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Nazca, Peru. 18.10.15

October 18, 2015

Having to do this through Joan’s tablet. My asus, has let me down

Choquito, Peru. 6.10.15.
We are camped in the grounds of Las Cabanas tonight. Lovely two story cabanas, all empty, shaded parking and almost level. The city of Puno is a short distance further on but the reports on iOverlander gave this place the thumbs up. Unbeknown to us it is also where one of the sights of this area is only300 metres from where we are. In the grounds of this wonderful decrepit church is a walled off area. Inside are what loook like stone mushrooms but are in fact phalluses. Some pointing upwards to the Incan sun god while others have their heads buried in the earth, to pachamama, the earth god. It’s funny the church didn’t get rid of them. Even today it is said women come here at night with their coca leaves and a good suppply of chicha, the local hooch, and straddle the biggest of the members to help getting with child. Must hurt.
The church itself has a bell tower with two bells, one quit enormous. There are wide cracks around part of the stone work making one wonder how long before it comes plunging down.
Crossing int Peru was quite an event. The Bolivian aduana was the strictest we have experienced but he dd it with a smile and a joke. In act I had him in fits of laughter as he waved us thrugh. On the Peruvian side the officer there was also very strict getting more details than we have been asked before. Two of them put it all into the computer then when he went to print the TIP for the bakkie, the computer crashed. Much gnashing of teeth. It was then a case of writing it all out by hand. Two hours later we were into Peru.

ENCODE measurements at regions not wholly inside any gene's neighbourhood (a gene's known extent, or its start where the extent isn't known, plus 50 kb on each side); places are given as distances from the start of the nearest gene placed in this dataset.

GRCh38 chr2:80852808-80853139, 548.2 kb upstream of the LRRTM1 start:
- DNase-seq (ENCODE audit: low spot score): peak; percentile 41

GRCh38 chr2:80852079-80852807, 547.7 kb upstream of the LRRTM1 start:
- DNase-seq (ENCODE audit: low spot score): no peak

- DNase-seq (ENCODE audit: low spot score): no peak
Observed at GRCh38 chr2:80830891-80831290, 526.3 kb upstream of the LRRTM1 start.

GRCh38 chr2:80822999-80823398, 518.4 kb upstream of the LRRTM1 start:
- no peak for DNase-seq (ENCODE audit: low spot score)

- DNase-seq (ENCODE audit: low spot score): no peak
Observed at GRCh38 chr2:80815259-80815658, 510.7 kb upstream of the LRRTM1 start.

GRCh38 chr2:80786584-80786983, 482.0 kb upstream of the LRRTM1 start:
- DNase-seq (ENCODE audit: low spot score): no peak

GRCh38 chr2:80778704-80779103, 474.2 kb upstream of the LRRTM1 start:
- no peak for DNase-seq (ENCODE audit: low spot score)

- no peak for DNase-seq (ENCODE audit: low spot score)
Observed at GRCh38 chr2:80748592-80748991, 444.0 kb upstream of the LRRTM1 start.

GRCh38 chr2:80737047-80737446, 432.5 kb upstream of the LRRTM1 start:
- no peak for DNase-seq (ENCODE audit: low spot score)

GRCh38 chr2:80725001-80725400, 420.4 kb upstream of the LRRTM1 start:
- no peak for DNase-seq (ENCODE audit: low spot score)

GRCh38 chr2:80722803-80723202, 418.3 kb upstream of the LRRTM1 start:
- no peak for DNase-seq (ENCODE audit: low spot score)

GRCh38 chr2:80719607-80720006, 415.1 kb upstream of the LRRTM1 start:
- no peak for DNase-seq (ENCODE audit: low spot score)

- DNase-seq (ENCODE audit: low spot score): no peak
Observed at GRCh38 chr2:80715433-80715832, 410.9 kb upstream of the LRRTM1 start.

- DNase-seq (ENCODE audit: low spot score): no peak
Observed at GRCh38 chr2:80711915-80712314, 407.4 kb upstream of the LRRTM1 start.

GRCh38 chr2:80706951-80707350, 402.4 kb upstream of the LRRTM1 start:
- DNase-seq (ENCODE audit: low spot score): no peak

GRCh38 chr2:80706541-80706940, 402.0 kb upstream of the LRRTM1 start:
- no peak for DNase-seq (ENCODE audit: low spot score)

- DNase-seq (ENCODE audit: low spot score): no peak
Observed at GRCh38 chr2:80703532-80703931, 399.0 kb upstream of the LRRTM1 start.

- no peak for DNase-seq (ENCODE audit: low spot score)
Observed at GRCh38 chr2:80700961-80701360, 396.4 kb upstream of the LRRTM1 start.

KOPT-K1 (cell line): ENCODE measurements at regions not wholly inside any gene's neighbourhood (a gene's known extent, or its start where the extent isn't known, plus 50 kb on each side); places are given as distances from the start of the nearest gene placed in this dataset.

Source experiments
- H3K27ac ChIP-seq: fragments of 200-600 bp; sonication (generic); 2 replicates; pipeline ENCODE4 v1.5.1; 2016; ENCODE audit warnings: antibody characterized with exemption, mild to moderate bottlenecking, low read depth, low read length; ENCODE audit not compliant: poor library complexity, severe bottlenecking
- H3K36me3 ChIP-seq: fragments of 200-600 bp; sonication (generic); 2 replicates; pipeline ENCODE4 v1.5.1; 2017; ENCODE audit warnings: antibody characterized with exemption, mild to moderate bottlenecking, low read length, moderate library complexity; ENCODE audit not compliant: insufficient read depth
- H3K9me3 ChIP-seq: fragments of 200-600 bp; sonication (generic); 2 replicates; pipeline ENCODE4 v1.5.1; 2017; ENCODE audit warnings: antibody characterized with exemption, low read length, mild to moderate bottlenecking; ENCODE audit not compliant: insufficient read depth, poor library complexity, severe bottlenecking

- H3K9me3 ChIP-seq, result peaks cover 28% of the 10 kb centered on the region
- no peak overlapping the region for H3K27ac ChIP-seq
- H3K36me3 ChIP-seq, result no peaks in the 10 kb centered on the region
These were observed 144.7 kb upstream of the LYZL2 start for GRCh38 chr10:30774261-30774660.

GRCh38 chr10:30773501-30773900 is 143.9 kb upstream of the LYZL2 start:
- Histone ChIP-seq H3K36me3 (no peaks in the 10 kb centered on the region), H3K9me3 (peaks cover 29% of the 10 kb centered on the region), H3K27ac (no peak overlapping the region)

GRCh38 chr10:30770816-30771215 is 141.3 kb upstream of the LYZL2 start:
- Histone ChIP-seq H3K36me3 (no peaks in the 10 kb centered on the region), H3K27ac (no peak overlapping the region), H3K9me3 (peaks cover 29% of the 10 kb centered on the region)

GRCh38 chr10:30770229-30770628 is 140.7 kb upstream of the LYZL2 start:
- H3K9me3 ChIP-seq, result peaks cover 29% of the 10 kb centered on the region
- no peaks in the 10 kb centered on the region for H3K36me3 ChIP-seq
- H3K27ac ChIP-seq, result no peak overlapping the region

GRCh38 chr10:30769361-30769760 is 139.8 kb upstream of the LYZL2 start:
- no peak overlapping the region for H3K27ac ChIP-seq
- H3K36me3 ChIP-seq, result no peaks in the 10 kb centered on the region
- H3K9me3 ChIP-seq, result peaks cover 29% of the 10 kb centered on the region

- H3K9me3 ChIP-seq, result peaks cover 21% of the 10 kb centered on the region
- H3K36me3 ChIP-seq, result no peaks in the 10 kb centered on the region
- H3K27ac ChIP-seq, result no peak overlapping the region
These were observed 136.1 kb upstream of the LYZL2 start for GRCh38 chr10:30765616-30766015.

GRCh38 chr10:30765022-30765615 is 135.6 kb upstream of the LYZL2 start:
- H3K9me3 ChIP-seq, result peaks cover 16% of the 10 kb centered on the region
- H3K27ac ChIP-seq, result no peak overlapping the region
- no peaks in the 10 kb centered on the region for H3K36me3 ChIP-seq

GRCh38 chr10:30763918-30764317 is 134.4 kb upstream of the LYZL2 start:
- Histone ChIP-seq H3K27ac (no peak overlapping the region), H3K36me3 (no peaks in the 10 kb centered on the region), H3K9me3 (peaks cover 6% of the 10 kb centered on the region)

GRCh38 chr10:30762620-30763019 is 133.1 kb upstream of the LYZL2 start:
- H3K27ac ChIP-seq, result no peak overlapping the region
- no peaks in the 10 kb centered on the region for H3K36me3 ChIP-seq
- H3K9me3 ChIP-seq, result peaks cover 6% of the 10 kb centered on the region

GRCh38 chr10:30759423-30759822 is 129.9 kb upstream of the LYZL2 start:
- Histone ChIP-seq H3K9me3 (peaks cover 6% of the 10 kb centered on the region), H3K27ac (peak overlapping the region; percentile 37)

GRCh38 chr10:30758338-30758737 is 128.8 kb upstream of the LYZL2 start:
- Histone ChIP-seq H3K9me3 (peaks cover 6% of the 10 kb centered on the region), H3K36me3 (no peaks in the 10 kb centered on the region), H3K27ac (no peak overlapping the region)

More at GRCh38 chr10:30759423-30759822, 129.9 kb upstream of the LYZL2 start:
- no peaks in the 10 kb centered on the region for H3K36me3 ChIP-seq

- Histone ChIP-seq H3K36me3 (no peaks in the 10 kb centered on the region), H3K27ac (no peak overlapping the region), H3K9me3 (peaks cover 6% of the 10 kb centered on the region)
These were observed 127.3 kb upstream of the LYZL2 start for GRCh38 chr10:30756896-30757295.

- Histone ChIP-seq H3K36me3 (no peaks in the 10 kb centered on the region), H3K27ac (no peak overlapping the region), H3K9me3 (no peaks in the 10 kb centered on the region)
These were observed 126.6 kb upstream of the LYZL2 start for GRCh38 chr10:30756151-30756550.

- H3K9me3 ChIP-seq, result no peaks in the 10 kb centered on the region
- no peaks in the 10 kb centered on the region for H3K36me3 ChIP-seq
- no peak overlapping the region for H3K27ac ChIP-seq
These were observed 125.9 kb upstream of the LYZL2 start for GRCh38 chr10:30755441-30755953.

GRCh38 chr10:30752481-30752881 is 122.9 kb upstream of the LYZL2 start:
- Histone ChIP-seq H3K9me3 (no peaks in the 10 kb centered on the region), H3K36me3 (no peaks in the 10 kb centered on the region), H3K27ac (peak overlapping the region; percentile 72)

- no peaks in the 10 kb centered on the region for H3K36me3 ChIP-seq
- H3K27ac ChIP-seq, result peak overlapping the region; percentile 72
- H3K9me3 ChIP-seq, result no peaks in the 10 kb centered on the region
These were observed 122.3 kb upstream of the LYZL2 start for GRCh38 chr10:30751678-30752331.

Looking back it may be a good time to make a few comments about Bolivia.
Each town of every size has at its most distinct building, not the church as in old days, but covered in sports stadiums. You see them every where you go. And they seem to be well used. Also each town seems to have its own brass band. Copaccabana beat the lot though. We counted three different bands playing while there.
Ths Paris Dakar Rally passes through Bolivia each year as well as Chile and Argentina. It has hatched a generation of hot heads whose cars are emblazoned with rally numbers and sponsors logos driving like idiots taking the most extreme risks on he roads.
We love the hats the women wear, especially the bowler hats.. They are usually slightly tilted to one side and look quite comical. Most of the women though wear wide panama hats as protection from the fierce sun.
Joan said the other day, ‘I like Bolivia but I wish they had a straight road now and then.’ A mountainous country with few roads that are more than a kilometre without a curve. The dual lane highway we were on to La Paz was an exception.
Good food. Snacks were more tastier than what we found in Chile or Argentina.
We were amazed the amount of terracing on the mountain sides. Even in barren areas where hardly anything seemed to.